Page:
- Slumdog Millionaire -- Such a feel good movie. And so clever. Go see this film. Now. I blogged about it (beware minor spoilers) here.

- Wall-E -- The more I think about this film, the more I liked it. But I also saw Kung Foo Panda over the holidays, and I have to say, for a fun kids film, that one blinded me with its awesomeness, too. Legend tells of a legendary warrior whose skills were the stuff of legend... Gotta love narration like that.

And TV....

-- Battlestar Gallactica Season 4 part one. Can't WAIT for this Friday. Enough said.

-- Mad Men. I blogged a bit about the first episode of this show previously, here.

Okay, pretty lazy to write a post that's basically a set of links to previous posts... But that's how I roll.

Monday, January 12, 2009

The Wire....Best of 2008

Okay, I know I am late on The Wire. Everyone and their uncle has been telling me to watch this show and this Christmas Break, husband and I hunkered down with some DVD's and totally had our minds blown.

There are so many things to rave about with this show -- McNulty! Amazing! All the characters - totally real. Totally dimensional. Conflicted on every level, except a few and their being unconflicted is sort of a conflict in and of itself. And so initially, I'm thinking, WOW - so hard. You need really dramatic stakes for that to work, and actually - not true at all. It's part of that creating good characters thing, that I always back off of at some point. The Wire just commits to conflict, all the way.

The story telling is all about the details. ALL ABOUT THE DETAILS. The minutiae of this case is the plot - sure there are some murders thrown in, but day in and day out, it's the small details that create the stakes. All the stuff that as a writer, I yadda yadda, or totally blow off because I can't imagine anyone being interested in this stuff- the writers make paramount. And it's because the details MATTER - aren't just thrown in to show how authentic they can be - is why they work.

The dialogue - this is one of those shows that writes in vernacular. I have no clue what they are saying half the time - and it lends itself to urgency and again authenticity. But when it matters - when the characters really talk - the dialogue is no less authentic, no less grainy and gritty - but it's a tad more dramatic - actually really dramatic and it's freaking awesome!! Awesome!! And they get away with it because of all the time they put into the non-dramatic dialogue. At the end of the first season a cop gets shot and there are two incredible speeches made by two characters to McNulty. Incredible. Seriously - watching The Major and McNulty at the hospital gave me chills.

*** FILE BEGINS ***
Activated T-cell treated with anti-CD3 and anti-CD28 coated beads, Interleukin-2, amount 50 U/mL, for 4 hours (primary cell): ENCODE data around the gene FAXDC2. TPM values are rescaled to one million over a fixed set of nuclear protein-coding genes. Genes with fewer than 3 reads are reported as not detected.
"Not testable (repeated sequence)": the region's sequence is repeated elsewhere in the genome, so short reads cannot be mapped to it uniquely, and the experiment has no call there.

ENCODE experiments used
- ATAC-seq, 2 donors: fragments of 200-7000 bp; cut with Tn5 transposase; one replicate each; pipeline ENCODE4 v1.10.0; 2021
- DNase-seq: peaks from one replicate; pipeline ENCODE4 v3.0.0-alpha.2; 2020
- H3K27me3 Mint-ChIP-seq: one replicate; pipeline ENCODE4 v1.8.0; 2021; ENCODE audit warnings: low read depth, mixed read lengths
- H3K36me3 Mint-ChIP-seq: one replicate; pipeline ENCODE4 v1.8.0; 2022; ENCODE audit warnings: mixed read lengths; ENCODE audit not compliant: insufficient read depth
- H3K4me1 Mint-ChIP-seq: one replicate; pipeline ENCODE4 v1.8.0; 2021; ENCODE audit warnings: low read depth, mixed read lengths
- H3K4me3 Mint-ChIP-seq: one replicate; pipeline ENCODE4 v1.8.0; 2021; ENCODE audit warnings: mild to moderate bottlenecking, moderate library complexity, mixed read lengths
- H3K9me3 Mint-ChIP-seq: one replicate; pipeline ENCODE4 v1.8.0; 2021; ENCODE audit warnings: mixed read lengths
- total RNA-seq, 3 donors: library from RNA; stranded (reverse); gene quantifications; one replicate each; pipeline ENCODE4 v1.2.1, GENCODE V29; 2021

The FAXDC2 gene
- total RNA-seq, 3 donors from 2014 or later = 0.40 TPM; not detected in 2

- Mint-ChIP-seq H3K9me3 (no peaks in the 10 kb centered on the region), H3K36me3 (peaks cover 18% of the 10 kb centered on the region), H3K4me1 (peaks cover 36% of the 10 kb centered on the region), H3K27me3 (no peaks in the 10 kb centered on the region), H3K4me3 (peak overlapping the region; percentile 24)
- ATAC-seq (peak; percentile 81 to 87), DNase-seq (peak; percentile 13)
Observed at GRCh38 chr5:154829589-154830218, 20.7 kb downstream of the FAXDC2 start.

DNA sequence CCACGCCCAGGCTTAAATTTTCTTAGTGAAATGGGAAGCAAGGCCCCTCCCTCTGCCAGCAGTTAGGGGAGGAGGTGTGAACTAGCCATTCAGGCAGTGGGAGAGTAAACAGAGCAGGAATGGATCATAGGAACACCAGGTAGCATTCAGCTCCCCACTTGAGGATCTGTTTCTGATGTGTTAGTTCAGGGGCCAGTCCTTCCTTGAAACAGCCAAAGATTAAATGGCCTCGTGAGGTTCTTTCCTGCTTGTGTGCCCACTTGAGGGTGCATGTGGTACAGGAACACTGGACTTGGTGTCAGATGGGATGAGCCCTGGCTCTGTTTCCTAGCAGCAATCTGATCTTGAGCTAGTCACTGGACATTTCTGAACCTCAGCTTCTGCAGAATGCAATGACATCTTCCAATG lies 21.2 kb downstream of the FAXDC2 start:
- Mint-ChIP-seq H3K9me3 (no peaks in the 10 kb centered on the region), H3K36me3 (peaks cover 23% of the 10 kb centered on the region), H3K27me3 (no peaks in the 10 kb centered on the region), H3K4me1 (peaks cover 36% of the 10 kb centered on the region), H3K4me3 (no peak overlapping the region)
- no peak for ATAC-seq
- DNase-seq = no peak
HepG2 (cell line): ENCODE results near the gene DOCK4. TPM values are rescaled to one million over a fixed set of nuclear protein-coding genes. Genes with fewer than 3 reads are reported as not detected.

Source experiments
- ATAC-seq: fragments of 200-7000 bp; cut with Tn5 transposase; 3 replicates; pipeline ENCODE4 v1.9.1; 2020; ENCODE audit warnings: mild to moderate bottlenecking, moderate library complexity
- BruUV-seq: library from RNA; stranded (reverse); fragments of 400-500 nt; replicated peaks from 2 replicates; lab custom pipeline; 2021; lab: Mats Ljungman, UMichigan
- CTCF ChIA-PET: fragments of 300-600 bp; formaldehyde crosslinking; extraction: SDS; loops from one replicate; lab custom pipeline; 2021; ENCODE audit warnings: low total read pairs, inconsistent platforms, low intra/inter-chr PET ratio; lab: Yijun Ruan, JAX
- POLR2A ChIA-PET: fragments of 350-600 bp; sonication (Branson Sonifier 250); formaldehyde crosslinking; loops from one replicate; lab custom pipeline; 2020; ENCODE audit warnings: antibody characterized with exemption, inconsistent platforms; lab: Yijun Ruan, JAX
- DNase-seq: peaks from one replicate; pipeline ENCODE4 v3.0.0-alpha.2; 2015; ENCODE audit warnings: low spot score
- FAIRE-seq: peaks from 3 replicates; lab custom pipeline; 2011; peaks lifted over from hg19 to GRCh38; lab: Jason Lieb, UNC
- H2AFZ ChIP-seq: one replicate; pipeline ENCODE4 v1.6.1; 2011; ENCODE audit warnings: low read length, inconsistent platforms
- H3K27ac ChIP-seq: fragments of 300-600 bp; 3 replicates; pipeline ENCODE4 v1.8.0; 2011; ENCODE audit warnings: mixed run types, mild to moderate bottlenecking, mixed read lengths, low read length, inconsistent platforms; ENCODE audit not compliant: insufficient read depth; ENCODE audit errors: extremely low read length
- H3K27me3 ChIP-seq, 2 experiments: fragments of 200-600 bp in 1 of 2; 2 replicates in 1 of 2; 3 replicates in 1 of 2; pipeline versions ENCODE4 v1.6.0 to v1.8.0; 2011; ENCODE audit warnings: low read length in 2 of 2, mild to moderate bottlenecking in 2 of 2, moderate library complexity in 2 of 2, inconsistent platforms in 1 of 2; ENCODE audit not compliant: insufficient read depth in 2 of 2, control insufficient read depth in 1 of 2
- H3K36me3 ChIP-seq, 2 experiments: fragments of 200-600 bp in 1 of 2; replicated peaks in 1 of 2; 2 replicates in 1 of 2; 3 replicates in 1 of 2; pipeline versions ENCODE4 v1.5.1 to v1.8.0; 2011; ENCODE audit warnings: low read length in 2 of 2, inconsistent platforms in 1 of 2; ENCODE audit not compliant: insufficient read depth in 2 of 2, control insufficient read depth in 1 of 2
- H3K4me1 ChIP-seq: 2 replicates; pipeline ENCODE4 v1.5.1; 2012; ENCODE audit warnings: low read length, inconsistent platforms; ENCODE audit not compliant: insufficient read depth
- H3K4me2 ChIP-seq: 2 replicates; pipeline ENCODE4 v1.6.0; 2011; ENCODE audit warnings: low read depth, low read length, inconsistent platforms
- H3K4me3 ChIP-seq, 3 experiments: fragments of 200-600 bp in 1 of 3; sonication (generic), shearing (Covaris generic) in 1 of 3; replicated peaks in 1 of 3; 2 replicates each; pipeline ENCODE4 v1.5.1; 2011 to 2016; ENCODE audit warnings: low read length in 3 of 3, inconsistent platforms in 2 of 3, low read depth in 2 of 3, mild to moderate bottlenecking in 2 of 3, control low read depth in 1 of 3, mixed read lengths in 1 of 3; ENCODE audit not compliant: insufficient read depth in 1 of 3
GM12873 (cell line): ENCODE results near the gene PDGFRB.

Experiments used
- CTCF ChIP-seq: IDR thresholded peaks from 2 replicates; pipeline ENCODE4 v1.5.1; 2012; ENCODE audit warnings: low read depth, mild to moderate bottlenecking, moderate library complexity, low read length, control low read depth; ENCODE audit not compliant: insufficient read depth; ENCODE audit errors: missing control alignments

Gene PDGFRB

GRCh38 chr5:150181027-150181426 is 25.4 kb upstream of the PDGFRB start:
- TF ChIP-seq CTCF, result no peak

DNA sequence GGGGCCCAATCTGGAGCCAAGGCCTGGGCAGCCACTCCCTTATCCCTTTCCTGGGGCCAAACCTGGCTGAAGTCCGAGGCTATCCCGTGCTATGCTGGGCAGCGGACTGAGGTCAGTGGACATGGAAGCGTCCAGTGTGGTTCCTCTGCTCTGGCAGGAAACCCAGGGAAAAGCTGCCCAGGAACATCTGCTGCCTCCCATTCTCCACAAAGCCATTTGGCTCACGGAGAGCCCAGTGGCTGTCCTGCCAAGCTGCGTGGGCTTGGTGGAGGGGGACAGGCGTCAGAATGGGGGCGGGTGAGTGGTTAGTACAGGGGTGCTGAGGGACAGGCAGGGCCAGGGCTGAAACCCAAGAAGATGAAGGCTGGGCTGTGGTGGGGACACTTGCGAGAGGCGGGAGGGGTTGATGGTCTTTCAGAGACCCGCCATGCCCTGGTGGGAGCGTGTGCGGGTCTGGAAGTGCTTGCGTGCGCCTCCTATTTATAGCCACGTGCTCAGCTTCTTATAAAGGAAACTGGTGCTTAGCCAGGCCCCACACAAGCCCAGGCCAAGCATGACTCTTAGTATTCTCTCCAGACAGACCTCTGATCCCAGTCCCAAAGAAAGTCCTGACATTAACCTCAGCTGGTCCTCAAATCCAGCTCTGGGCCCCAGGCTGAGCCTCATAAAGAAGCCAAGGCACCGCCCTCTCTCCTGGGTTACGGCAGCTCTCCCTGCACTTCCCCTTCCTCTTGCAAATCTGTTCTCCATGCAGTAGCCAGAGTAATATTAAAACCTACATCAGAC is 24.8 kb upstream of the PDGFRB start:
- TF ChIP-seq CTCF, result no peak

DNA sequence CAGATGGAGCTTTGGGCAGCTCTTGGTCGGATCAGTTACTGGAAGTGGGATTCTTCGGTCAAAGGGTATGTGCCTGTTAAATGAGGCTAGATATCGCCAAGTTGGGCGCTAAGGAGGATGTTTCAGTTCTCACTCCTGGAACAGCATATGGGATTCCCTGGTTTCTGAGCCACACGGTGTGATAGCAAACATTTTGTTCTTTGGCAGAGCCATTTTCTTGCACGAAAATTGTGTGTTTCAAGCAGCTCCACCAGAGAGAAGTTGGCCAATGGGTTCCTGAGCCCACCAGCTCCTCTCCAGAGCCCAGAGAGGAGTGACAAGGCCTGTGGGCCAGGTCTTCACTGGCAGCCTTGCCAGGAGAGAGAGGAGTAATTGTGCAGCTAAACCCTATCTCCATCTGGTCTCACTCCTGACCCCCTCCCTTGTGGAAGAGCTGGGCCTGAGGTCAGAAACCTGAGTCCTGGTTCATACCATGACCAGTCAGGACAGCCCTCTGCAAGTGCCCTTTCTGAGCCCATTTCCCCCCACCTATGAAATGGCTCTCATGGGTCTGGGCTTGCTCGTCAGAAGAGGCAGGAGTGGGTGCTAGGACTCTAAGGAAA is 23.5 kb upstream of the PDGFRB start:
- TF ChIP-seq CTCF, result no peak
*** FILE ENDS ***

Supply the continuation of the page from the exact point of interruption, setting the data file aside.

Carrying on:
The turning points, the big ones are human. What makes the big arc work are the reactions these hardened cops and even harder bangers have to people. Plot moves along on details, but the plot CHANGES because of people.

It's good stuff.

Friday, January 09, 2009

The Dark Knight…. Best of 2008

Ok, so it’s way late to be making best of 2008 lists, but the Dark Knight has been top of mind lately. And I’ve been lucky enough to actually see some great flicks in the past few weeks.

Finally saw Wall E, which as Molly wrote, is superb, Gran Torino, which is both beautifully made and takes the story in some really unexpected directions and Slumdog Millionaire, which almost, almost made my number one movie for 2008.

But in the end it was my second viewing of Dark Knight that did it for me. I liked it so much better the 2nd time. The 1st time I saw it, I could barely take it all in. The drama, the explosions, the varied characters, it was almost overwhelming. And exciting and riveting and at times, even touching.

And at heart, I’m a genre girl, always will be.

Now I know in advance, Molly disagrees with my choice, and I'm pretty sure this would not be Maureen's choice, but isn't that what makes this all fun. Everything is subjective.

What did it for me about Dark Knight was the sheer scope of the movie and the screenplay. The way all the subplots played off each other, moments of subtlety in a big film, and the brilliance of the acting.

Loved the Joker, obviously, and loved how they created the relationship between the Joker, Batman and two face. It wasn’t till the second time I saw it that I fully got how much Bruce Wayne idealizes Two Face, and how cleverly the writers surprised us with that storyline, but in a way that made total sense.

That Batman went to save Two Face made perfect sense. The only wrong note was the showdown between the two ferries. It was predictable, but the rest, loved it. Genre at it’s absolute finest.

Wednesday, January 07, 2009

Congratulations, Molly!

Our own Molly O'Keefe has been nominated for a career achievement award by Romantic Times magazine!!!

As per Romantic Times:

Career Achievement Awards honor authors for their entire body of work throughout their career. The winners and nominees are selected by our staff of over 50 reviewers representing the readers' voice in the women's fiction industry.

This is a huge honor for Molly and so well deserved. And so early in her career. Clearly a recognition of her blinding awesomeness. (my fav new line)

Yeah, Molly!